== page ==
Scientists hack plant photosynthesis to boost crop yields by 40%

41330  Pixabay

41330 Pixabay

Mankind is set to face a major threat in the coming decades: food security. "It's really the first major breakthrough showing that one can indeed engineer photosynthesis and achieve a major increase in crop productivity". At the moment, we are not growing enough to keep up with demand. He and a team of scientists haves found a way to fix a "glitch" in plant growth-photorespiration.

"Rubisco has even more trouble picking out carbon dioxide from oxygen as it gets hotter, causing more photorespiration", said co-author Amanda Cavanagh, an IL postdoctoral researcher working on the RIPE project.

Photosynthesis uses the enzyme Rubisco-the planet's most abundant protein-and sunlight energy to turn carbon dioxide and water into sugars that fuel plant growth and yield. Crops that use a different form of photosynthesis are maize, sugarcane and sorghum. However, around 25 percent of the time RuBisCO incorrectly collects oxygen molecules instead, creating a plant-toxic byproduct that disrupts the entire photosynthesis process. "We've tried to engineer this shortcut to make them more energy efficient - and in field trials this translated into a 40% increase in plant biomass".

South, along with colleagues from the University of IL, have now found a way to reduce this "glitch" by creating a new pathway through which photorespiration can happen.

Scientists in the United States have engineered tobacco plants that can grow up to 40% larger than normal in field trials.

Cavanagh and her colleagues published their work this week in the journal Science.

An unmodified plant (far left) grows beside a group of engineered plants.

Scientists from the University of IL and the U.S. Department of Agriculture's Agriculture Research Service changed how tobacco plants with the same glitch process sunlight, inserting genes from bacteria, green algae and other plants, they wrote in the journal Science.

The photosynthesis process is 'nearly identical in plants so we expect that benefits observed in tobacco will result in changes to food crops, ' said South. And they created super tobacco plants.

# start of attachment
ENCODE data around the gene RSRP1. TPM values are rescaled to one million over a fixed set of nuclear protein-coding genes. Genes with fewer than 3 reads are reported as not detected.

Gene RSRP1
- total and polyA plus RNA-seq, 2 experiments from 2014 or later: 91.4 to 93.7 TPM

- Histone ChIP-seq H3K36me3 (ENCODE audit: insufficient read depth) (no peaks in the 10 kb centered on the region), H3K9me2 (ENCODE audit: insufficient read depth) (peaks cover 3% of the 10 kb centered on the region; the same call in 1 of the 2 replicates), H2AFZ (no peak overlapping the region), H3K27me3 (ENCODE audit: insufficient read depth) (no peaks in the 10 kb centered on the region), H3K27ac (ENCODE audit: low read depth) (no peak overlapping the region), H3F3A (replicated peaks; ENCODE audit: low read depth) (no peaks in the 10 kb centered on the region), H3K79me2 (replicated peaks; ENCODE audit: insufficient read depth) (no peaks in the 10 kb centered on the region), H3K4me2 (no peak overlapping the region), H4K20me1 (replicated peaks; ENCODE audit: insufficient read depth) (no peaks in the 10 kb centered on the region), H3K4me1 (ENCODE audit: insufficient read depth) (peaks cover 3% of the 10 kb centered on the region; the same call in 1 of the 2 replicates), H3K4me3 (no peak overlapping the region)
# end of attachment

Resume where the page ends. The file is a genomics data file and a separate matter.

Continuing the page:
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"This process is very similar among all the crops that we are looking to grow", said Dr South. However, if trials are successful, these engineered plants could help curb the problem of food security.

Scientists planted tobacco seedlings by hand to test their photorespiratory pathways in real-world field conditions.

Professor Roger Beachy, a biologist at the Washington University in St. Louis, was part of the program-review of the project. "By doing so, it will be possible to produce sufficient nutrition for the population without using additional crop lands, or converting forests and marginal lands to agriculture fields", said Beachy. Researchers from the University of IL and U.S. Department of Agriculture Agricultural Research Service report in the journal Science that crops engineered with a photorespiratory shortcut are 40 percent more productive in real-world agronomic conditions.

Beachy said that the work raises as many questions as it answers, and "will keep scientists busy for a number of years".

Cavanagh and her colleagues in a research program called Realizing Increased Photosynthetic Efficiency (RIPE), which is based at the University of IL, have spent the last five years trying to fix Rubisco's problem.

They believe the method could be used to significantly boost yields from important crops including rice and wheat.

"The finding has profound importance to potential crop production globally", he told Newsweek.

Realizing Increased Photosynthetic Efficiency (RIPE) is engineering staple food crops to more efficiently turn the sun's energy into yield to sustainably increase worldwide food productivity, with support from the Bill & Melinda Gates Foundation, the Foundation for Food and Agriculture Research (FFAR), and the U.K. Government's Department for International Development (DFID).

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